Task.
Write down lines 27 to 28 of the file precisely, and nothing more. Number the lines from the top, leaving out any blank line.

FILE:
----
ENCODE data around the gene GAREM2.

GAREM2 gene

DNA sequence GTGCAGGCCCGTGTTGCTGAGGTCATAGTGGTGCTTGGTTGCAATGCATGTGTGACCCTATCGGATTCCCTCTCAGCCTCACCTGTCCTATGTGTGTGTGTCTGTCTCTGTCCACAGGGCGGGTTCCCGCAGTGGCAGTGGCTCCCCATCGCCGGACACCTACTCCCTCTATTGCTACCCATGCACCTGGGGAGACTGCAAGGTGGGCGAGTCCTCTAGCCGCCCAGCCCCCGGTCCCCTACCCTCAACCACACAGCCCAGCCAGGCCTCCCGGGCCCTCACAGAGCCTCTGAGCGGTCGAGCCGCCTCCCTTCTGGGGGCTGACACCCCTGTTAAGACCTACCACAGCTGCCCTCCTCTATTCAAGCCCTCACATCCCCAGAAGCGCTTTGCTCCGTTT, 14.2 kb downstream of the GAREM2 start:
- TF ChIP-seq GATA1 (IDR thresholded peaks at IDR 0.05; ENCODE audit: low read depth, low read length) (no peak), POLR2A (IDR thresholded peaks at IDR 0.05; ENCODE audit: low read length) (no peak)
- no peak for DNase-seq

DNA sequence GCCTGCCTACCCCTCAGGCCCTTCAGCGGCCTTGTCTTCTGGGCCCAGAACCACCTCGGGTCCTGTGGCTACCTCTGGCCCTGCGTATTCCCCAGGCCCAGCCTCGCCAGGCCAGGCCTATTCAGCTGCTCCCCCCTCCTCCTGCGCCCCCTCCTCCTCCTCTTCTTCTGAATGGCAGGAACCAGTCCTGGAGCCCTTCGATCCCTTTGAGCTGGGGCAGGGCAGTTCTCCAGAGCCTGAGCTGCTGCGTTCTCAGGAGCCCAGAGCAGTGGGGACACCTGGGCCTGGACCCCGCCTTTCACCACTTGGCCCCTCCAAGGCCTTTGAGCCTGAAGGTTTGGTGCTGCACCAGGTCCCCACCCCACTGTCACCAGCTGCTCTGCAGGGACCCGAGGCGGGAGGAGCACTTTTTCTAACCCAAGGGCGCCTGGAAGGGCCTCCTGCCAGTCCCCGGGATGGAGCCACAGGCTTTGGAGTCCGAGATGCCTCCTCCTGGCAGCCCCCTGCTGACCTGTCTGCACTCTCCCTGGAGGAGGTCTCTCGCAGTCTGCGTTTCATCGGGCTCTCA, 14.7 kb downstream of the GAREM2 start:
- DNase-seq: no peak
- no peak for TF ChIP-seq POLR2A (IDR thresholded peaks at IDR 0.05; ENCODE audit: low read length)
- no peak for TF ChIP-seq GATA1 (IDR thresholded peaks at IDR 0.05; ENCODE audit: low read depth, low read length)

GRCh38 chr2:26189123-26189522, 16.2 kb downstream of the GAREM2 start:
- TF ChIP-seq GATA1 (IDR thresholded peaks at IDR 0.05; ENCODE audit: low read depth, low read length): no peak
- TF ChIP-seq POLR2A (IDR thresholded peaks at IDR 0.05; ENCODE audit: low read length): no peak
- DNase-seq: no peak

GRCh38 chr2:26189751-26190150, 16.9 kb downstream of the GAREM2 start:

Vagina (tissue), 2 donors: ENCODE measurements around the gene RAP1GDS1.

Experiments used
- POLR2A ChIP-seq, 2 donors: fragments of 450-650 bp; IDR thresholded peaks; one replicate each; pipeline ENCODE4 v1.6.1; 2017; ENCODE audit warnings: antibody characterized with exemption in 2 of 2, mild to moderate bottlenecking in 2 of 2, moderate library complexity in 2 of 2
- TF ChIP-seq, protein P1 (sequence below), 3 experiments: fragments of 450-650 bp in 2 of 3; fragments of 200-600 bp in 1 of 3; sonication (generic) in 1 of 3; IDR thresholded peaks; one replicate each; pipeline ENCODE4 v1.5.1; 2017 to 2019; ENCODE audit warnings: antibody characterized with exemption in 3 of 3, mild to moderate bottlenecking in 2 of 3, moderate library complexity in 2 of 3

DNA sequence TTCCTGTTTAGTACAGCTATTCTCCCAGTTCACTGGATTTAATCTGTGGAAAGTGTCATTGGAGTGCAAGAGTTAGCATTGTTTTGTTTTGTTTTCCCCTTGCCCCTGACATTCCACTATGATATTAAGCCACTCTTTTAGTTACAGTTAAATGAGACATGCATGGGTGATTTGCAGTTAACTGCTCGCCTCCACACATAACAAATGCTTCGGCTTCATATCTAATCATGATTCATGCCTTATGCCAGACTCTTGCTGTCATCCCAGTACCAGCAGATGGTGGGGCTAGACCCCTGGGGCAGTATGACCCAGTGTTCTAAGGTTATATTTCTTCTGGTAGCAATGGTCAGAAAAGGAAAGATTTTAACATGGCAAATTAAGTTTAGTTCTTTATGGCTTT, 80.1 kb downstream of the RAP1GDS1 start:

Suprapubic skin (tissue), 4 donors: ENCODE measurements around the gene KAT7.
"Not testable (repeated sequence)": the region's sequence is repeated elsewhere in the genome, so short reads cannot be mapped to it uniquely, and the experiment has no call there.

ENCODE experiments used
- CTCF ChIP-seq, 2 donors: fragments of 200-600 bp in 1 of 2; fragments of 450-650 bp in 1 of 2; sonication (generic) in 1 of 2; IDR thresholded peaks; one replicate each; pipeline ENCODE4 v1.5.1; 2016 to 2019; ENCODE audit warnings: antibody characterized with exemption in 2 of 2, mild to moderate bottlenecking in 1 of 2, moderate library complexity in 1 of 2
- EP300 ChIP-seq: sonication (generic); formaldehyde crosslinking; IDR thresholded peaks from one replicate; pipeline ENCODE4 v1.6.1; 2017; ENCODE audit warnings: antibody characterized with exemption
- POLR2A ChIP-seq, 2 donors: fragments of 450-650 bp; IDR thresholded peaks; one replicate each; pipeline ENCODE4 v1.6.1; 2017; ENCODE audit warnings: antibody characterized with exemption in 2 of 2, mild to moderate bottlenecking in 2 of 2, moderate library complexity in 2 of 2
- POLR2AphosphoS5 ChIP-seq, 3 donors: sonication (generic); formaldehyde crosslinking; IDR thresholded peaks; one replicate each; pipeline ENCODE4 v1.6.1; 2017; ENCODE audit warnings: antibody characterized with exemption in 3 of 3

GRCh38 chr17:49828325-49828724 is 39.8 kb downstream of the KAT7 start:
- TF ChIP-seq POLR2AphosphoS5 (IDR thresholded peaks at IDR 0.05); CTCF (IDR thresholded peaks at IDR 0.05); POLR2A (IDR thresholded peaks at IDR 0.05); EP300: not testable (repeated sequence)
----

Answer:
GRCh38 chr17:49828325-49828724 is 39.8 kb downstream of the KAT7 start:
- TF ChIP-seq POLR2AphosphoS5 (IDR thresholded peaks at IDR 0.05); CTCF (IDR thresholded peaks at IDR 0.05); POLR2A (IDR thresholded peaks at IDR 0.05); EP300: not testable (repeated sequence)